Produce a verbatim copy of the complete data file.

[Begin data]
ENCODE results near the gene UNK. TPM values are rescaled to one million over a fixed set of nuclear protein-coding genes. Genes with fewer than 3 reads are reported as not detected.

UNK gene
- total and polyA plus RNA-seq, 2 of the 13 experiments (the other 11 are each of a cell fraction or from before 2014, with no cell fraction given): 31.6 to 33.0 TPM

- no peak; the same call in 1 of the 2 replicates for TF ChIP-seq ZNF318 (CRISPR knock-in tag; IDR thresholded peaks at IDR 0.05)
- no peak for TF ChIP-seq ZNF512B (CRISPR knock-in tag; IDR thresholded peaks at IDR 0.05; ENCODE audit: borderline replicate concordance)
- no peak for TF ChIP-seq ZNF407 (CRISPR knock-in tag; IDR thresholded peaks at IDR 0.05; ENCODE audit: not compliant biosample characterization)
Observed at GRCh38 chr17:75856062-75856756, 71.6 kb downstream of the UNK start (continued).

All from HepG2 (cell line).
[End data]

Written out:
ENCODE results near the gene UNK. TPM values are rescaled to one million over a fixed set of nuclear protein-coding genes. Genes with fewer than 3 reads are reported as not detected.

UNK gene
- total and polyA plus RNA-seq, 2 of the 13 experiments (the other 11 are each of a cell fraction or from before 2014, with no cell fraction given): 31.6 to 33.0 TPM

- no peak; the same call in 1 of the 2 replicates for TF ChIP-seq ZNF318 (CRISPR knock-in tag; IDR thresholded peaks at IDR 0.05)
- no peak for TF ChIP-seq ZNF512B (CRISPR knock-in tag; IDR thresholded peaks at IDR 0.05; ENCODE audit: borderline replicate concordance)
- no peak for TF ChIP-seq ZNF407 (CRISPR knock-in tag; IDR thresholded peaks at IDR 0.05; ENCODE audit: not compliant biosample characterization)
Observed at GRCh38 chr17:75856062-75856756, 71.6 kb downstream of the UNK start (continued).

All from HepG2 (cell line).